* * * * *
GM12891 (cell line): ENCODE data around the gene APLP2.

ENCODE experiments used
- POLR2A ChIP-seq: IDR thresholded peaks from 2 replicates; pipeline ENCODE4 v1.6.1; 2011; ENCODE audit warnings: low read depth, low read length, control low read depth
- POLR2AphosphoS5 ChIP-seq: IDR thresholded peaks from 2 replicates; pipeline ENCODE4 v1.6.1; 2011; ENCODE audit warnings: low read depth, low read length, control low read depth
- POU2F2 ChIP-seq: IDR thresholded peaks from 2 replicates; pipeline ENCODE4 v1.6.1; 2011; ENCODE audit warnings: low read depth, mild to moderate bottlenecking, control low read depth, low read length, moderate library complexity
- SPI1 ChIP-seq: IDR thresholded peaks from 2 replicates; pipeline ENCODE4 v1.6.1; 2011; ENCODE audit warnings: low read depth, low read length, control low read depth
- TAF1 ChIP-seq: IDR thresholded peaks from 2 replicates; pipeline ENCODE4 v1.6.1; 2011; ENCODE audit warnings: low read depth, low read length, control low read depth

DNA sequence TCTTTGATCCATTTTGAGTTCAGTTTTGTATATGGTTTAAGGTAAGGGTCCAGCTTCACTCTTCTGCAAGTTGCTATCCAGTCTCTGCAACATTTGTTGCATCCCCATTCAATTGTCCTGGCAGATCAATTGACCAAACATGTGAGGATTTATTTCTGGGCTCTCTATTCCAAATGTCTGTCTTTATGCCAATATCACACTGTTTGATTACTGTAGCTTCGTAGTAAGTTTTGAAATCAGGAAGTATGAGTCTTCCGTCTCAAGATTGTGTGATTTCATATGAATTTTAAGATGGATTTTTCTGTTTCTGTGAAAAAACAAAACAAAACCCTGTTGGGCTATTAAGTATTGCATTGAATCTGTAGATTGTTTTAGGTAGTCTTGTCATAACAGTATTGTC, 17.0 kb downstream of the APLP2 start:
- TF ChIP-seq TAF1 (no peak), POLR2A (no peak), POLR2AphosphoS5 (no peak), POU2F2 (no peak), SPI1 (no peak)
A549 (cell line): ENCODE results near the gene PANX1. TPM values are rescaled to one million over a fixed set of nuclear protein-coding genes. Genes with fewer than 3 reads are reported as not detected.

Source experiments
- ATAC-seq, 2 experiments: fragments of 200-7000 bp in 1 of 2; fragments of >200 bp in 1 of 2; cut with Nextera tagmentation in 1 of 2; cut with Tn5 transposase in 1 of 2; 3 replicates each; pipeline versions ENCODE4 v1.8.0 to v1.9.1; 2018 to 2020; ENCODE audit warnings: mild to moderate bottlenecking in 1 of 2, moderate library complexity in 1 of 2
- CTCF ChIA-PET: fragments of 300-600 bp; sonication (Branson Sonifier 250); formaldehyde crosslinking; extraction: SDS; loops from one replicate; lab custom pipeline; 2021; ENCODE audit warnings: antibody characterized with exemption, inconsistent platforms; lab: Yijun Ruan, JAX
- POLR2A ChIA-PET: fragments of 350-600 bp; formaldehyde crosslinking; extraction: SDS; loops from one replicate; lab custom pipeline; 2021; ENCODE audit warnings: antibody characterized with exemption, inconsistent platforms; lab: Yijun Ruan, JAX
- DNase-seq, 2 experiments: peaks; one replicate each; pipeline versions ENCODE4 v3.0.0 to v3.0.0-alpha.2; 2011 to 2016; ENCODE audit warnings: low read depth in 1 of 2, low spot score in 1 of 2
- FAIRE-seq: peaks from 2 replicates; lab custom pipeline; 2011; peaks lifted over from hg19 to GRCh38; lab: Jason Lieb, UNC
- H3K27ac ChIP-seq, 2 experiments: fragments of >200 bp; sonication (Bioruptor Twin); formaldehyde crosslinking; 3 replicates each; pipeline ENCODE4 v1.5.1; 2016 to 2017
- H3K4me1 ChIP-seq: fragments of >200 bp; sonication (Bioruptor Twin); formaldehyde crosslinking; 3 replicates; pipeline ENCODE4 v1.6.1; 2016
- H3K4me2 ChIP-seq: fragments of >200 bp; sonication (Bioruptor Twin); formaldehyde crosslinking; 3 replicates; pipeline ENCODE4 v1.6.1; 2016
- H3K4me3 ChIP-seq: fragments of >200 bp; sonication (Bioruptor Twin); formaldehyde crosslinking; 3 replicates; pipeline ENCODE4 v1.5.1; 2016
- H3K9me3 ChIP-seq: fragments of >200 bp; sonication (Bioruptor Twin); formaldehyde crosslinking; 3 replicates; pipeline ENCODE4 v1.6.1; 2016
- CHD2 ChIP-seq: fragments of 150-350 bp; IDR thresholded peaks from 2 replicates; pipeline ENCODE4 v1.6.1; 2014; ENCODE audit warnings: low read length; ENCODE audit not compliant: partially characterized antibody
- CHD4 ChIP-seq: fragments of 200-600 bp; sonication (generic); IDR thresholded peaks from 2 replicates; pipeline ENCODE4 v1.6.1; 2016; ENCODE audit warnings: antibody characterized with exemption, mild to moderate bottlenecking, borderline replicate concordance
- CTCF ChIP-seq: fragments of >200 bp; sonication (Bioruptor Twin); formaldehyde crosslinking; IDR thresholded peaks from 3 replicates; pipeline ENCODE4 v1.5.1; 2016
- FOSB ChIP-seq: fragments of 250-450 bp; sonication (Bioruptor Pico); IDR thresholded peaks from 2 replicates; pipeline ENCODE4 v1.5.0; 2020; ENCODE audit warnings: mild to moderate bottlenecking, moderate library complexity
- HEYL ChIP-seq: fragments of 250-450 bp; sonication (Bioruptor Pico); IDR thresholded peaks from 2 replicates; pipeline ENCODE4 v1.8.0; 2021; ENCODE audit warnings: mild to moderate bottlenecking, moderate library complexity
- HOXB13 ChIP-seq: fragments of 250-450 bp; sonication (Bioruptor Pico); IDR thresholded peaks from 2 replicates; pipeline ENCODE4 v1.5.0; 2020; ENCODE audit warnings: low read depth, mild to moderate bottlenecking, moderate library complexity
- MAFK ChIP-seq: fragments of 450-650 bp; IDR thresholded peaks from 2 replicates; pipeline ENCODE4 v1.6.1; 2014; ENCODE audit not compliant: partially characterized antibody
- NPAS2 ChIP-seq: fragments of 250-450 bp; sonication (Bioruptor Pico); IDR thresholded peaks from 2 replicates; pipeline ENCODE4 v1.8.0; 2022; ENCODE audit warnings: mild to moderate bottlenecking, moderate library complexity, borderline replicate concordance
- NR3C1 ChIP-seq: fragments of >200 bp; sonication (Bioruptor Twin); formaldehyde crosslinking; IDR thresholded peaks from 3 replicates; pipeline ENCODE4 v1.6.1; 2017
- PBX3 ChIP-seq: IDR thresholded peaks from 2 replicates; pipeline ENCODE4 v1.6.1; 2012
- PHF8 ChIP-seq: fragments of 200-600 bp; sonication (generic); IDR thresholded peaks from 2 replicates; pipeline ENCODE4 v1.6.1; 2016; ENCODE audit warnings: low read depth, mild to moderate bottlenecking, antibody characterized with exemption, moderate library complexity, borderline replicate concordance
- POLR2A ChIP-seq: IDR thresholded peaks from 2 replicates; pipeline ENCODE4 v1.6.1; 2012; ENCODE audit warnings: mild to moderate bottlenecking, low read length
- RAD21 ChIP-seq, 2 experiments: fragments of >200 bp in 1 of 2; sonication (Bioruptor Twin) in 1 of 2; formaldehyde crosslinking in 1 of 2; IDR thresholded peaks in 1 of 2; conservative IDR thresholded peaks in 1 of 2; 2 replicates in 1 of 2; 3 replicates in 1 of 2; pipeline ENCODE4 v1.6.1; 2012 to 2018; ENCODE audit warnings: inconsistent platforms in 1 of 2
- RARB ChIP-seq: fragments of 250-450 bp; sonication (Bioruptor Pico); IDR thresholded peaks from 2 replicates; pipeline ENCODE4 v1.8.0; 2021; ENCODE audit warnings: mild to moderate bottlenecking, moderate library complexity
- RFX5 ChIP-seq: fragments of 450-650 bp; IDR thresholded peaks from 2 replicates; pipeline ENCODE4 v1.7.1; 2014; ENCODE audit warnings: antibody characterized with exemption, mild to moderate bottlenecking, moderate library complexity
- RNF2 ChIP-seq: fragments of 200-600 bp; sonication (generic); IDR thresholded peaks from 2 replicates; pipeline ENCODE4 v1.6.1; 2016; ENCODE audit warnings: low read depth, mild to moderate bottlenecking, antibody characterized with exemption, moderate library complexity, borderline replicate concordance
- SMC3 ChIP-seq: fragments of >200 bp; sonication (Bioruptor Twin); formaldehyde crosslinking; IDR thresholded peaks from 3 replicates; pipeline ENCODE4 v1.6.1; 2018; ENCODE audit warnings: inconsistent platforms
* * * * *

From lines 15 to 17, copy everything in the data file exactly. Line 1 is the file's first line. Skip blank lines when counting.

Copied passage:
- DNase-seq, 2 experiments: peaks; one replicate each; pipeline versions ENCODE4 v3.0.0 to v3.0.0-alpha.2; 2011 to 2016; ENCODE audit warnings: low read depth in 1 of 2, low spot score in 1 of 2
- FAIRE-seq: peaks from 2 replicates; lab custom pipeline; 2011; peaks lifted over from hg19 to GRCh38; lab: Jason Lieb, UNC
- H3K27ac ChIP-seq, 2 experiments: fragments of >200 bp; sonication (Bioruptor Twin); formaldehyde crosslinking; 3 replicates each; pipeline ENCODE4 v1.5.1; 2016 to 2017